Tencent and Alibaba battle for internet dominance in China
It's been called "the most expensive competition in online history" - but it's one you might not have heard about.
More than 15 years ago, two firms launched in China within months of each other, looking to take advantage of the growing numbers of internet users in the country.
Alibaba, founded at the start of 1999 by former school teacher Jack Ma, was a platform created to help businesses sell products to each other.
It quickly grew into a marketplace where not only firms did business, but consumers as well.
In 2003 Alibaba launched Taobao, essentially China's eBay. This was followed a year later by Alipay, a Paypal clone.
But the internet, of course, is not just about selling things, it is about people connecting with each other via social media.
Huateng Ma - known as "Pony" - founded Tencent just a few months before Alibaba in 1998 as a place to connect the growing number of young users on the web.
QQ - the company's instant messenger platform - quickly became the world's largest, with more than a billion accounts. The company then launched a variety of social platforms before going public in 2004, and quickly becoming the fifth largest internet company in the world - currently valued at over $140bn (£84.1bn).
So far, so fine.
But as China's internet usage has grown - the country has 618 million internet customers - so have the two firms.
And now, as the Western saying goes, this town - or this country - isn't big enough for the both of them.
"Alibaba is the largest e-commerce company in China - it's been the market leader for the past 10 years, and nobody has been able to challenge that position," explains Forrester Research's Bryan Wang.
Alibaba is essentially Amazon, eBay and Paypal in one. It had an estimated 1.1 trillion yuan (£107bn; $178bn) of sales in 2012, more than eBay and Amazon combined, and it accounts for 60% of all parcels delivered in China.
The firm just announced plans for an initial share flotation in the US, which many analysts believe could be the largest ever for an internet firm.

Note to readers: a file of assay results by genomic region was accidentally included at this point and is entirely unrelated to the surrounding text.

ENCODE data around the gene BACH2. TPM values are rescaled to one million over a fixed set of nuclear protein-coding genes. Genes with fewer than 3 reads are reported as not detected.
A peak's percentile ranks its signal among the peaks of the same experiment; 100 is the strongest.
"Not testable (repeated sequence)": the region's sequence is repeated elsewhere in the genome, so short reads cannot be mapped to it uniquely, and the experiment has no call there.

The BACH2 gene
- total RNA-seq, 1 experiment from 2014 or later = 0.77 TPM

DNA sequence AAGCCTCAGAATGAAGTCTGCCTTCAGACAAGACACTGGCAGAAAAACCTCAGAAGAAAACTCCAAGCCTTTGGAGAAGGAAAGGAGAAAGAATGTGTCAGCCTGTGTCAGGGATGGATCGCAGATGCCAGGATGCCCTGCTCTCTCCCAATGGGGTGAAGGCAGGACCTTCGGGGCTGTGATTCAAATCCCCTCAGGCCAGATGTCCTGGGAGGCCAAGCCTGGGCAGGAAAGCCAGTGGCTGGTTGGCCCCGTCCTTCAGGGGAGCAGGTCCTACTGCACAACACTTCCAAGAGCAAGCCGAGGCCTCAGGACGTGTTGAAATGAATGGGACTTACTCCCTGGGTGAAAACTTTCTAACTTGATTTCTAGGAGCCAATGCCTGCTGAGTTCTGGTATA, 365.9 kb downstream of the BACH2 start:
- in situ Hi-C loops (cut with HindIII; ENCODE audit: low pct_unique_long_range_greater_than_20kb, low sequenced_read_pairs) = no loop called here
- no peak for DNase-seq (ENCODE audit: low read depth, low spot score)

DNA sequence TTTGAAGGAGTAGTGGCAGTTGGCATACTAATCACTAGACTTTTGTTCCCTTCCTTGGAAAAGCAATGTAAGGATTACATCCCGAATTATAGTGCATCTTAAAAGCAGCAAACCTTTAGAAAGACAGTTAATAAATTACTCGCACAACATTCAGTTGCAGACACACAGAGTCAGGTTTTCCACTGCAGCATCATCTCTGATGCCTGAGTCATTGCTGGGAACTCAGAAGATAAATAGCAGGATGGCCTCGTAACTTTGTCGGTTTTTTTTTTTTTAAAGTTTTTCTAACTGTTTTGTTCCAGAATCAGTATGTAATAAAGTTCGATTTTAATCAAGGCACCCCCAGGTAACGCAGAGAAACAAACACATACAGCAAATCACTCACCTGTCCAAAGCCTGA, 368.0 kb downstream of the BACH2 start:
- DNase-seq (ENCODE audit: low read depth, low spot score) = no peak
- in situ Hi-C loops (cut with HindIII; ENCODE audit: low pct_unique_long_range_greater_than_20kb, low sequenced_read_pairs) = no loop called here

But recently, something has shifted - of the 618 million internet users in China, more than 500 million of them access the internet via their mobile phone, according to China Internet Network Information Centre, a Chinese government agency.
"Around 85% of Chinese are now interested in buying goods and services through their mobile phone - three or four years ago, it was 30%," says Andrew Pitcher, a senior vice-president with SAP Asia Pacific Japan, a software firm.
"It's moving very quickly."
That quick shift to mobile has benefited Tencent, China's largest internet firm, the most.
That's because Tencent's WeChat - a mobile messaging service estimated to be worth $64bn, three times the price Facebook paid for similar product WhatsApp - has more than 270 million users who use the platform to do everything from book a table at a restaurant to order a taxi.
Crucially, those users have linked up their debit and credit cards as well as bank accounts in order to make these transactions.
This year, when Tencent launched a mobile payment service during Chinese New Year to allow users to send and receive traditional "red packets" of money, more than 200 million users signed up for the service in 15 days.
"That was more than what Alibaba has tried to do - and it was a clear sign that Tencent has the foundation because of its user base, so it's actually able to challenge Alibaba's leadership in China," says Mr Wang.
He adds that in China, being able to see what others have bought - in essence, a mix of social and e-commerce - is very valuable.
"China purchasers are very likely to seek advice from their friends and peers - in that sense, Tencent has an edge."
Needless to say, Tencent's ascendance hasn't been a welcome distraction to Alibaba's share sale plans.
In an effort to stave off competition, Alibaba has attempted to launch new products, including WeChat competitor Laiwang in 2013, and acquire firms, including an 18% stake in Sina's Weibo - essentially China's Twitter - which recently announced an initial public offering (IPO) share floatation of its own.
"I think Alibaba is running scared - as they're about to IPO, it's really damaging for them," says Shaun Rein, managing director of the China Market Research Group.
"Jack Ma looks desperate right now."
And Tencent hasn't been intimidated by Alibaba's big spends, as it has deep pockets of its own.
The firm recently bought a large stake in JD.com, the second-biggest e-commerce site in China behind Alibaba, for $215m.
Alibaba's Tmall, which allows business to sell to consumers, has about a 50% market share, followed by JD.com with 19%, and Tencent's own platform with 7%, according to research firm Analysys.
"The two giants are competing with each other, making acquisitions in very similar areas - travel, online lifestyle websites, shopping - it's head-to-head competition," says Mr Wang.
"I believe it will be one of the most expensive competitions in online history."
And the competition is just heating up. "In the next six to 10 months, you're going to see a lot of consolidation in the mobile start-up space," says Mr Rein.